Sridevi’s iconic blue chiffon saree in Mr India is unforgettable and certainly spiked a rise in the sale of chiffon sarees! Rekha’s beauty was enhanced by the chiffon sarees she wore in Silsila. These come in an array of colours and prints in the delicate fabric which is prone to damage.
- Chiffon and georgette sarees need to be hand-washed gently
- Wash them with cold water and a mild detergent
- Avoid hanging them for a long time as they might lose their shape
- Do not squeeze or wrap tightly
- Refold these sarees from time to time to avoid ripping on creases
North-Eastern states have variation in their saree draping styles. Phanek is an ethnic sarong worn by the Manipuri women. Innaphi helps to wrap the upper part of the body and is worn like a dupatta.
4. Tissue & Organza Saree
Organza is a thin, plain weave, sheer fabric traditionally made from silk. Lightweight and transparent, it has a fine texture and an attractive sheen. Tissue is woven out of a multitude of fibres among which one of the famous varieties is tissue silk. These are delicate fabrics that can be draped gracefully. One of the ways is draping it in nauvari style which when combined with these nauvari saree jewellery gives that perfect maharashtrian look.
- These are dry clean only clothing pieces
- It is best to keep these sarees folded and not hang them
- Store them by wrapping them in a muslin cloth
- Refold these sarees from time to time to avoid ripping on creases
The Nauvari saree is about 8 to 9 meters long and this style closely resembles a dhoti. This saree doesn’t require an underskirt (petticoat) and was worn by warrior women as they had to ride horses and fight with spears.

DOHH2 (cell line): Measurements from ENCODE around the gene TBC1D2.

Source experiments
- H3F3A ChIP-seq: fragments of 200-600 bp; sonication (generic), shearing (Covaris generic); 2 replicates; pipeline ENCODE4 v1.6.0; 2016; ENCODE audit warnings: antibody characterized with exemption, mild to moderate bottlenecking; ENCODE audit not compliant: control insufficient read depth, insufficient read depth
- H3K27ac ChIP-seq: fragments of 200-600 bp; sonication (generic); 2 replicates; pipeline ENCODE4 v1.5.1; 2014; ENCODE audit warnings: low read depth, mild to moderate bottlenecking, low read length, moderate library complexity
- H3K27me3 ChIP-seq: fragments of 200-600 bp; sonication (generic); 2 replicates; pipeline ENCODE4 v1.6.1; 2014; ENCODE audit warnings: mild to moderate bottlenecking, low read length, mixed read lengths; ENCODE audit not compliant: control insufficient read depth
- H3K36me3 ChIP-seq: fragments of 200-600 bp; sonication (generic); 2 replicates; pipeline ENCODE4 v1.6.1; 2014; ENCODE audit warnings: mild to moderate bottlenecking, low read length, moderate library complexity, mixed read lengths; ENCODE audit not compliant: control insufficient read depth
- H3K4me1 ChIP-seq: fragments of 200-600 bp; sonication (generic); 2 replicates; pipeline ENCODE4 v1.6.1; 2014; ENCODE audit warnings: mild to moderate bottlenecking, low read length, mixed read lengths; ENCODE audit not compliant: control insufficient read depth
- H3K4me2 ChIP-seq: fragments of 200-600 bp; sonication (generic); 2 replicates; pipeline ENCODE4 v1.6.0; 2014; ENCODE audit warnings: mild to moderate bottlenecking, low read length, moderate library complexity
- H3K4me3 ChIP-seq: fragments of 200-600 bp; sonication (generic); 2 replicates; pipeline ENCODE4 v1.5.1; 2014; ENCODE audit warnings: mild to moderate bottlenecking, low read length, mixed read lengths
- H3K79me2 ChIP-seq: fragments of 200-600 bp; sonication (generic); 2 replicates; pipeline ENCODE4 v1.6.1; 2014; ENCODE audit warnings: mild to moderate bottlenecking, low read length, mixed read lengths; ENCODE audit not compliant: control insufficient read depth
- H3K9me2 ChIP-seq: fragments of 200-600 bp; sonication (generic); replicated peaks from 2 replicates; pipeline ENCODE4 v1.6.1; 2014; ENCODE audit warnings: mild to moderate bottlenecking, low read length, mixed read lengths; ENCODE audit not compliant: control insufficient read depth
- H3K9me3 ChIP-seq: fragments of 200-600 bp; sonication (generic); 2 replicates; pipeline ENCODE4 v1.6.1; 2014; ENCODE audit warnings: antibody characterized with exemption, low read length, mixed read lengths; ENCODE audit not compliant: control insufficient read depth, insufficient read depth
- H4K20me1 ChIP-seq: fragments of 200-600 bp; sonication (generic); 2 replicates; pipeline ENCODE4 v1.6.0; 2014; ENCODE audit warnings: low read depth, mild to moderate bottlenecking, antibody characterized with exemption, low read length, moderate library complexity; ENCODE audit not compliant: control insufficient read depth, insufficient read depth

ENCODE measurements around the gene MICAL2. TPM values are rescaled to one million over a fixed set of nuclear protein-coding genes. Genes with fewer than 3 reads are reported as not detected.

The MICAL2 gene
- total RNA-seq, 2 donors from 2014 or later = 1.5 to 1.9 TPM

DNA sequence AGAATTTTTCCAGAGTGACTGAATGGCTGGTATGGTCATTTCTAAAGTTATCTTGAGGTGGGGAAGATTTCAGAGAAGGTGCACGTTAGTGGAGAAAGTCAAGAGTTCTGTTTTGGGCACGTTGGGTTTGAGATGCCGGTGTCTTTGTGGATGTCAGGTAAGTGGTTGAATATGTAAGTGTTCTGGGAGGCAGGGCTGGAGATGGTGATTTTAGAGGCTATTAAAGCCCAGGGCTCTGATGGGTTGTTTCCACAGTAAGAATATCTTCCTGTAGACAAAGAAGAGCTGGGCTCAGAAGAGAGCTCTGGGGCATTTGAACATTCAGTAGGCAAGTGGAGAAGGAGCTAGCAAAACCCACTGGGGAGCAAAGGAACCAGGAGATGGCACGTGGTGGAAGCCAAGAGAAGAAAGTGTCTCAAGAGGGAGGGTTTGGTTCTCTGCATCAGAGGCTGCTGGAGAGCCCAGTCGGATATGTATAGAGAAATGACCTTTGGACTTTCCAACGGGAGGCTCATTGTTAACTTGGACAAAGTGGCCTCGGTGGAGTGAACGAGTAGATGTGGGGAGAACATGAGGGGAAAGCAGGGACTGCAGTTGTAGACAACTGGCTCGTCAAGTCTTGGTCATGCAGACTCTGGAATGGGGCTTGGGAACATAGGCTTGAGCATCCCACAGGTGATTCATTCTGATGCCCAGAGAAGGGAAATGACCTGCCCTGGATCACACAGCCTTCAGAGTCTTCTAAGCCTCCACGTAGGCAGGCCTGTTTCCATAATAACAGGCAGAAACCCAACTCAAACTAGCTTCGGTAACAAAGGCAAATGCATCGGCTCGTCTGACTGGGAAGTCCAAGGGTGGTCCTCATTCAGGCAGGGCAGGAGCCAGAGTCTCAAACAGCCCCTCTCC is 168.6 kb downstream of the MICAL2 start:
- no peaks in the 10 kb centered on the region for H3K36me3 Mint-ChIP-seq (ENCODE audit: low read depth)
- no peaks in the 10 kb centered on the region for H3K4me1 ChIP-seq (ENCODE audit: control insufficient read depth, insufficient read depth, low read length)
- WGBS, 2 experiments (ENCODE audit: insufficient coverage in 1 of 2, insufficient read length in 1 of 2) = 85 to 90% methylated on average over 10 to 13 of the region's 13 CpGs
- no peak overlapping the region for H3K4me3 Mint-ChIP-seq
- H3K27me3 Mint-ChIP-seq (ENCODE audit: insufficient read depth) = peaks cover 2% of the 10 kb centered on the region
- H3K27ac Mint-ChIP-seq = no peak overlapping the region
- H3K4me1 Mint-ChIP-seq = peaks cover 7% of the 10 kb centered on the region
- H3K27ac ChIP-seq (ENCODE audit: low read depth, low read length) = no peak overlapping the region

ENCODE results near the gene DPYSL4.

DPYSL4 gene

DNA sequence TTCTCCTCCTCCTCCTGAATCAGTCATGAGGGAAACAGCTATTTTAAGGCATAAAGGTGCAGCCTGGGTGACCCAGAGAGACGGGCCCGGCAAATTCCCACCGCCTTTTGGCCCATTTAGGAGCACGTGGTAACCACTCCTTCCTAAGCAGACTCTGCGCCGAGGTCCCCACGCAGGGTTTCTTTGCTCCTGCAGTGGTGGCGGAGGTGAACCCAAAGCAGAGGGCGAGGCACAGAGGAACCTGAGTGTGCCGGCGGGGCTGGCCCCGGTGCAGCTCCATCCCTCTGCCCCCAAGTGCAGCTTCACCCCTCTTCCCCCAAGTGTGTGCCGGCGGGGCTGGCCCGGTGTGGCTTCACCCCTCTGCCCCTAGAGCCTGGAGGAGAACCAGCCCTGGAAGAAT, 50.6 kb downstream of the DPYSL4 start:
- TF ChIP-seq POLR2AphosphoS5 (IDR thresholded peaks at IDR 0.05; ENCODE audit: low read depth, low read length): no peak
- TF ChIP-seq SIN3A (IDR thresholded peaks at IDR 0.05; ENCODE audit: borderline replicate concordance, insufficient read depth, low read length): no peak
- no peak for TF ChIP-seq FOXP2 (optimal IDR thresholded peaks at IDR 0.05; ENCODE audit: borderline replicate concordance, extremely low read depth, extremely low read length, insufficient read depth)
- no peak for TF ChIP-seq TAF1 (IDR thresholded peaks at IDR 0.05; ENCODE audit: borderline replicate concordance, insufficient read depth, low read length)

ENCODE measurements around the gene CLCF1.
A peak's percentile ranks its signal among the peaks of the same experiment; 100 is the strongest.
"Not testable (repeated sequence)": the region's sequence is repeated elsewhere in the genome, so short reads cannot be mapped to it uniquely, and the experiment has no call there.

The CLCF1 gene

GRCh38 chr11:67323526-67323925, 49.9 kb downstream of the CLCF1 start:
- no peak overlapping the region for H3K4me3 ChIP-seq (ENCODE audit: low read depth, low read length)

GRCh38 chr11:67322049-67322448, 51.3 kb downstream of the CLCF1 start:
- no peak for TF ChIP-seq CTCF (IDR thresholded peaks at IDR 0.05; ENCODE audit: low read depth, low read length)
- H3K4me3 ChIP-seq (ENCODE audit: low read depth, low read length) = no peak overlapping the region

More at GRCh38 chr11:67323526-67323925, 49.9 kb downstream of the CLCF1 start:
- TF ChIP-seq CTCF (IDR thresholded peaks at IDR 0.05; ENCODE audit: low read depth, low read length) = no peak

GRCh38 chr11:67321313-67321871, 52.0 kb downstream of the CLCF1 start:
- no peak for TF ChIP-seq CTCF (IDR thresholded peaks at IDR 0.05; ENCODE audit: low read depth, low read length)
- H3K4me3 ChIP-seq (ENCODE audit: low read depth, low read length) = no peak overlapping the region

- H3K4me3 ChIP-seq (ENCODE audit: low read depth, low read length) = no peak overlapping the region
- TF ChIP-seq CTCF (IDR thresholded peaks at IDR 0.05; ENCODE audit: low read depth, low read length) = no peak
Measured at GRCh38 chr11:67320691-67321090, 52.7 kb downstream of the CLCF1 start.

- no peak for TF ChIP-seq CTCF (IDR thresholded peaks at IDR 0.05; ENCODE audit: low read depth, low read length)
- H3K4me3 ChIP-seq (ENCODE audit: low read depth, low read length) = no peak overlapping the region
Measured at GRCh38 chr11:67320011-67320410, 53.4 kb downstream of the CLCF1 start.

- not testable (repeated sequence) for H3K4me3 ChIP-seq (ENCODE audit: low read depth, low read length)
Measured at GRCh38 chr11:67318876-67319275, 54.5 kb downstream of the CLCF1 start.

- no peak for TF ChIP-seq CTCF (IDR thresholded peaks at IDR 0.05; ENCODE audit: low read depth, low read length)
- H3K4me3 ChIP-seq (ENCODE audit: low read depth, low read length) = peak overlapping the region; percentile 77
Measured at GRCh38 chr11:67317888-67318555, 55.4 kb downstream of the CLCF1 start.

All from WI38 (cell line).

5. Net Saree
This sheer saree is a type of textile in which the threads are looped or knotted at the intersections creating large open spaces between the threads. From Rani Mukherjee in Kabhi Alvida Na Kehna to Katrina Kaif dancing to Teri Ore in Singh Is Kinng, net sarees have become a symbol of new-age sensuality.
- Dry cleaning is the most suitable option to wash net sarees
- Air them out before storing them
- Make sure to use a soft cloth storage box or use a saree bag
- Avoid using safety pins for net sarees as then can cause rips and tears
How To Remove Stains From Sarees?
- Treat stains as an emergency, don’t postpone dealing with them.
- For oily stains, sprinkle unscented talcum powder on the stain, and let it sit, so it absorbs the oiliness.
- Use a cotton ball dipped in pure (without oil) petrol to wipe off coffee, tea or gravy stains from your silk sarees.
- For food stains, let the stain dry completely. Gently rub and remove the dried stain. Use a baby’s brush to dust off the dried material. Blot with talc and wipe gently with a slightly wet satin cloth.
8 Not-So-Obvious Saree Care Tips
- Avoid perfumes, sprays or deodorants while wearing sarees.
- Sarees are vulnerable to oxidation and chemical exposure, so keep the mothballs away.
- Experts maintain that silk sarees shouldn’t be washed recurrently, or they would lose their sheen.
- Avoid washing or dry cleaning your rich silks after every wear.
- Some silk sarees, especially the heavy thread count ones, are traditionally washed at home.
- Avoid wringing or squeezing delicate sarees while drying.
- To dry without squeezing, roll your sarees in a clean, absorbent cotton cloth or a light, neutral coloured towel and press gently from all sides to remove water.
- Direct sunlight is not advisable for sarees and drying them in shade is a great option.